Our chief source of information about what happened on the islands after Columbus came is Bartolomé de las Casas, who transcribed Columbus’ journal and wrote a multi-volume History of the Indies. Las Casas tells us that the Spaniards “thought nothing of knifing Indians by tens and twenties and of cutting slices off them to test the sharpness of their blades.[Ibid., 6. From Las Casas, History of the Indies, Book Two (New York: Harper and Row, 1971).]
Now we may not identify with the atrocities of our forebears and even excuse ourselves from responsibility. We may even excuse ourselves from any responsibility for the black slave trade that made US slavery the most cruel form in all history. And we can excuse ourselves our expansion against Mexico in the name of manifest destiny, our denial of women civil rights, and that we were the first nation to use atomic weapons. We may excuse ourselves of responsibility for all of these.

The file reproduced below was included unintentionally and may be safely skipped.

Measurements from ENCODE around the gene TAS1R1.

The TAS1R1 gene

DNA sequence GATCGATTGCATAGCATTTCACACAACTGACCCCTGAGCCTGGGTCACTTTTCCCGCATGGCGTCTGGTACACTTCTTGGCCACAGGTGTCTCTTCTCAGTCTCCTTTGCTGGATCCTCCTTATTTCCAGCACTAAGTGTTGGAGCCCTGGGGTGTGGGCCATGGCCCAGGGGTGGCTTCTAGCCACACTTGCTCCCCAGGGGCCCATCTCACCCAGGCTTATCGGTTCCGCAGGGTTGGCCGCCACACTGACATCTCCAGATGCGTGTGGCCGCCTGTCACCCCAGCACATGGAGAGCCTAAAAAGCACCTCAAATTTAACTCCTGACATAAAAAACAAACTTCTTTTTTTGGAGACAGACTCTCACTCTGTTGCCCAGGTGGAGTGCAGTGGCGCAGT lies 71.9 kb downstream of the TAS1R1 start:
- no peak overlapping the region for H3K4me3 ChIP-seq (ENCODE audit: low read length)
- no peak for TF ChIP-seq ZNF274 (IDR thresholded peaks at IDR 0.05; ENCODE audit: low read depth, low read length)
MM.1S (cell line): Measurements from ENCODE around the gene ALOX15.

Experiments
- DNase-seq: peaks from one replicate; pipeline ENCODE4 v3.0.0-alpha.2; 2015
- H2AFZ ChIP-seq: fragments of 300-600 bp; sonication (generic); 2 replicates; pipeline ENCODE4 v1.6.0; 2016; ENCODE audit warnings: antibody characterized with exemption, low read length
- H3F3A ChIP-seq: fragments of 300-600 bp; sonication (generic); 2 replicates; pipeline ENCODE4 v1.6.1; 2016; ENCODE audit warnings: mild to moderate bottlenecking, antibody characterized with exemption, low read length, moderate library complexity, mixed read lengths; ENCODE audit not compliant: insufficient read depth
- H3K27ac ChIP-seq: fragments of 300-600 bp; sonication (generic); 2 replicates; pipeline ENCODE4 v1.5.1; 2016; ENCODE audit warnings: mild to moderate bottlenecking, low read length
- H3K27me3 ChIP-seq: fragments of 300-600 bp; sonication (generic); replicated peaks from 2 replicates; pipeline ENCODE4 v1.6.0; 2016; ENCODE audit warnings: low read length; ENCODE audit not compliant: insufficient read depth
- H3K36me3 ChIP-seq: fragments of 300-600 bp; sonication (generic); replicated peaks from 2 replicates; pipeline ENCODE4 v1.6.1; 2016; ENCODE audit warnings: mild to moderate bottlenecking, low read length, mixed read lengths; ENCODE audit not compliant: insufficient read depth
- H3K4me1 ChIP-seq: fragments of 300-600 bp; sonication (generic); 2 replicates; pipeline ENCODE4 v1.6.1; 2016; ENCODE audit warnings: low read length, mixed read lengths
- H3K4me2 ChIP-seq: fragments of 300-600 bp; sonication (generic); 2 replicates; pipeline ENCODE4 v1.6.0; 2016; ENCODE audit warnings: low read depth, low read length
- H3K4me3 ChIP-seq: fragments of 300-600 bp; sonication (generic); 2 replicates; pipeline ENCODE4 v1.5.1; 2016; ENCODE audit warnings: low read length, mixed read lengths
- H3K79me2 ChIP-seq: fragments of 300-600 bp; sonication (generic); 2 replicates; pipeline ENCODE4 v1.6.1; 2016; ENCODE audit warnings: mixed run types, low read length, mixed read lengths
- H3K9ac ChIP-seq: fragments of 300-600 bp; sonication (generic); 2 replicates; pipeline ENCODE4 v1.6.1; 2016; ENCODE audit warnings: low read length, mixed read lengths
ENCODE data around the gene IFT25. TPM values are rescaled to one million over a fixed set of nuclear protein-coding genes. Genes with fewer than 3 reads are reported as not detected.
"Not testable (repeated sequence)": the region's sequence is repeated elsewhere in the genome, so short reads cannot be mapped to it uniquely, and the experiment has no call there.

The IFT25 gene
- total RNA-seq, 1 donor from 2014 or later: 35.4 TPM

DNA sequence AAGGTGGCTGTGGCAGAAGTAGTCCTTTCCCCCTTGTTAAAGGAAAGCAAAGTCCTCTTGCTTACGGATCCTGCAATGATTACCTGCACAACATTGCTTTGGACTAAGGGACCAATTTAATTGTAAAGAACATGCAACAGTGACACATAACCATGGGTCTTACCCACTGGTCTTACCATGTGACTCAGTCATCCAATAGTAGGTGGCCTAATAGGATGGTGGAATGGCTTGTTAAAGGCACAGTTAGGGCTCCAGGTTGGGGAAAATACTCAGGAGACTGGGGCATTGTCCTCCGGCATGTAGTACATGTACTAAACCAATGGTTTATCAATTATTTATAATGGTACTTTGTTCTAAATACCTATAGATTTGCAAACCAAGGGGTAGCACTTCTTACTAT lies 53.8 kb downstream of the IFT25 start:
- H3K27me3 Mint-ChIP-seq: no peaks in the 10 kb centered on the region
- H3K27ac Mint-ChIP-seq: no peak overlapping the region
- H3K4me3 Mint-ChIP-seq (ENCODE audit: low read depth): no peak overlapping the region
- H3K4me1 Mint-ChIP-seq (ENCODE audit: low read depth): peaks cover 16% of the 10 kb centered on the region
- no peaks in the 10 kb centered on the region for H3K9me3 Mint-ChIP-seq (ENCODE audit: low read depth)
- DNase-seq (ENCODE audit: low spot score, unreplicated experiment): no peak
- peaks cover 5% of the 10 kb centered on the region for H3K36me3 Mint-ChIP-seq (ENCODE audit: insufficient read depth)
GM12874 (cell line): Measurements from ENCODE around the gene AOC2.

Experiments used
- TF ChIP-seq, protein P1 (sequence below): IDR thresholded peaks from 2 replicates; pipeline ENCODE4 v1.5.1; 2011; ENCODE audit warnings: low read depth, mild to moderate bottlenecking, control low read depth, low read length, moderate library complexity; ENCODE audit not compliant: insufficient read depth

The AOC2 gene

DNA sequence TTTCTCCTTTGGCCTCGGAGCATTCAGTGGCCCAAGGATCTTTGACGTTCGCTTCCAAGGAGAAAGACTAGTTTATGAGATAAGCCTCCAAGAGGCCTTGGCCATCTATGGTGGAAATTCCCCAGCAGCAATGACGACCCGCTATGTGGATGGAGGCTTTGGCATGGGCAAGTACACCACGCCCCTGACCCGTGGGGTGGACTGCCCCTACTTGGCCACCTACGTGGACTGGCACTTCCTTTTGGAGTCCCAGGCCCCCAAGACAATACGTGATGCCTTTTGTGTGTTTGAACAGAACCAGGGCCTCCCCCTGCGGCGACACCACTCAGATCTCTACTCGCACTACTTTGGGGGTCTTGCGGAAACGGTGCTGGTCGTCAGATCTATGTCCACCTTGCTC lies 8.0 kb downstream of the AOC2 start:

But we cannot excuse ourselves of present United States policies with respect to the arms race, the US-sponsored war in Nicaragua, the US-supported torture and terrorism in other countries. We cannot as a human people, to say nothing of our Christian principles and Catholic tradition, ignore the cry of the poor, the tortured, the unborn, the blacks, women, victims of AIDS, and many others. For these, our history will hold us responsible and on these the God of truth will make a judgment. There simply is no holiness without compassion and no compassion without the capacity for anger at gross injustice and no recourse for gross injustice except social, political, and economic change. Holiness is both deeply mystical and profoundly political. Holiness is based on a life of virtue: of faith, of hope, of a love of enemy, our good sense, thirst for justice, courage and balance. The question facing us today is no longer whether outside the church there is salvation, but rather whether outside of justice, evangelization, and spirituality there is church!